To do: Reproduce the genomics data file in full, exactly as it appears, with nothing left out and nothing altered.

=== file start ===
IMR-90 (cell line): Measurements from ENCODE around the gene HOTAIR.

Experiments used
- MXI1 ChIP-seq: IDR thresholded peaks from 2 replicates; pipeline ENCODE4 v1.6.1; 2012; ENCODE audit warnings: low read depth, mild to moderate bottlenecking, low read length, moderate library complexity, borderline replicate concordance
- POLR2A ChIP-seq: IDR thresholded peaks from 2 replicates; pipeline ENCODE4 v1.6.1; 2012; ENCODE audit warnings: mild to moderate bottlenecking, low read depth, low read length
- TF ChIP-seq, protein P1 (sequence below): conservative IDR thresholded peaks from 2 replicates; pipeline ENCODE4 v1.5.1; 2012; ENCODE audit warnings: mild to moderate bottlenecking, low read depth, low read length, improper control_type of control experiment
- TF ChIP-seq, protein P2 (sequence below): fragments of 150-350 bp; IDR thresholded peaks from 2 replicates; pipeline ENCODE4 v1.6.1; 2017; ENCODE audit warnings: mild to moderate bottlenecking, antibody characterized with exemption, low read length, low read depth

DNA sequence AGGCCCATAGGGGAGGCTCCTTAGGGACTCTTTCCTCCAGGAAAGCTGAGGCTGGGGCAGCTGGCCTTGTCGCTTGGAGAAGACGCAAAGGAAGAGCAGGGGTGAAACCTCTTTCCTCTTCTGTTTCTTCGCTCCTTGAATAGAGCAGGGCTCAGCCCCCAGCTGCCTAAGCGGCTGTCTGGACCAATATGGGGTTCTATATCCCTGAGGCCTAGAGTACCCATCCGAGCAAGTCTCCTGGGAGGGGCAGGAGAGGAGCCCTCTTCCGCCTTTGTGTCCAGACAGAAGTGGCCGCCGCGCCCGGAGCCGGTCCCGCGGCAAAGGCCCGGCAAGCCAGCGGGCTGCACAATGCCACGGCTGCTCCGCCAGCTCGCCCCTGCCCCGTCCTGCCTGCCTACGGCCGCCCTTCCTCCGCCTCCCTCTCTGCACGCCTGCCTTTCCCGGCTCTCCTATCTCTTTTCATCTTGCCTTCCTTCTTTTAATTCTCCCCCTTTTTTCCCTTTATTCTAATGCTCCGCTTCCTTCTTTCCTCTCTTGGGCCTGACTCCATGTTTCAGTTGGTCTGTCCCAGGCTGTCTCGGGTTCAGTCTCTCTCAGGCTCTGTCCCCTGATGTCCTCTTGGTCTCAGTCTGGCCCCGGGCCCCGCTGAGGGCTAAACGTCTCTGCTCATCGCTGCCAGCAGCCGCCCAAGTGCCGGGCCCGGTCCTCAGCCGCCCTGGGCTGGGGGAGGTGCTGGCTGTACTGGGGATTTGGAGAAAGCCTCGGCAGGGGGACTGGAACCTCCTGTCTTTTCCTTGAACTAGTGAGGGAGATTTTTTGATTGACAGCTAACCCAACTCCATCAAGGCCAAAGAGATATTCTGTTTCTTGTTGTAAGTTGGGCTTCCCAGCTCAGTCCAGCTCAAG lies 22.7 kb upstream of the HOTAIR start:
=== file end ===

IMR-90 (cell line): Measurements from ENCODE around the gene HOTAIR.

Experiments used
- MXI1 ChIP-seq: IDR thresholded peaks from 2 replicates; pipeline ENCODE4 v1.6.1; 2012; ENCODE audit warnings: low read depth, mild to moderate bottlenecking, low read length, moderate library complexity, borderline replicate concordance
- POLR2A ChIP-seq: IDR thresholded peaks from 2 replicates; pipeline ENCODE4 v1.6.1; 2012; ENCODE audit warnings: mild to moderate bottlenecking, low read depth, low read length
- TF ChIP-seq, protein P1 (sequence below): conservative IDR thresholded peaks from 2 replicates; pipeline ENCODE4 v1.5.1; 2012; ENCODE audit warnings: mild to moderate bottlenecking, low read depth, low read length, improper control_type of control experiment
- TF ChIP-seq, protein P2 (sequence below): fragments of 150-350 bp; IDR thresholded peaks from 2 replicates; pipeline ENCODE4 v1.6.1; 2017; ENCODE audit warnings: mild to moderate bottlenecking, antibody characterized with exemption, low read length, low read depth

DNA sequence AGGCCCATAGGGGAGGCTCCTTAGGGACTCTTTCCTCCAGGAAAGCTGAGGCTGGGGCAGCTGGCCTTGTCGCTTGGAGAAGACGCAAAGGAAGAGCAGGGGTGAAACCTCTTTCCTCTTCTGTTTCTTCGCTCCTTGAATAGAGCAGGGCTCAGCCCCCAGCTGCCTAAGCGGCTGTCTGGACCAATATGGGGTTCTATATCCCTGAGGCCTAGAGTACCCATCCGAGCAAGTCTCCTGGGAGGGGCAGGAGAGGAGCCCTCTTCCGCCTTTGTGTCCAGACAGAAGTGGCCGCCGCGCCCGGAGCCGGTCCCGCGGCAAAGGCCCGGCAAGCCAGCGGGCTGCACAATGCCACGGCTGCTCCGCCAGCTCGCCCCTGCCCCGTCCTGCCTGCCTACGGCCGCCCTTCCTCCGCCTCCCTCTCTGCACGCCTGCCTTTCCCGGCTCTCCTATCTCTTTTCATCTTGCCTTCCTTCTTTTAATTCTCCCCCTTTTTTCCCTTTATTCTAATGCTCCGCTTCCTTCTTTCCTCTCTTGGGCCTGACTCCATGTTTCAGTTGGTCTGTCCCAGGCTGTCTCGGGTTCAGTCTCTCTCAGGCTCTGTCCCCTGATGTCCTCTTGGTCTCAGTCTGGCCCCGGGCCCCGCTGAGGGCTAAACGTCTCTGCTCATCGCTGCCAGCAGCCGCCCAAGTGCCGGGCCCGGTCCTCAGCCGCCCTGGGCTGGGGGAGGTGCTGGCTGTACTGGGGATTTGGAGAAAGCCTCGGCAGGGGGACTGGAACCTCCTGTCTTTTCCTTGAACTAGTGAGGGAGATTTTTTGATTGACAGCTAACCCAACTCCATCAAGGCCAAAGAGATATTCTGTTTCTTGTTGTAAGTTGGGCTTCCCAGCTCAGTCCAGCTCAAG lies 22.7 kb upstream of the HOTAIR start: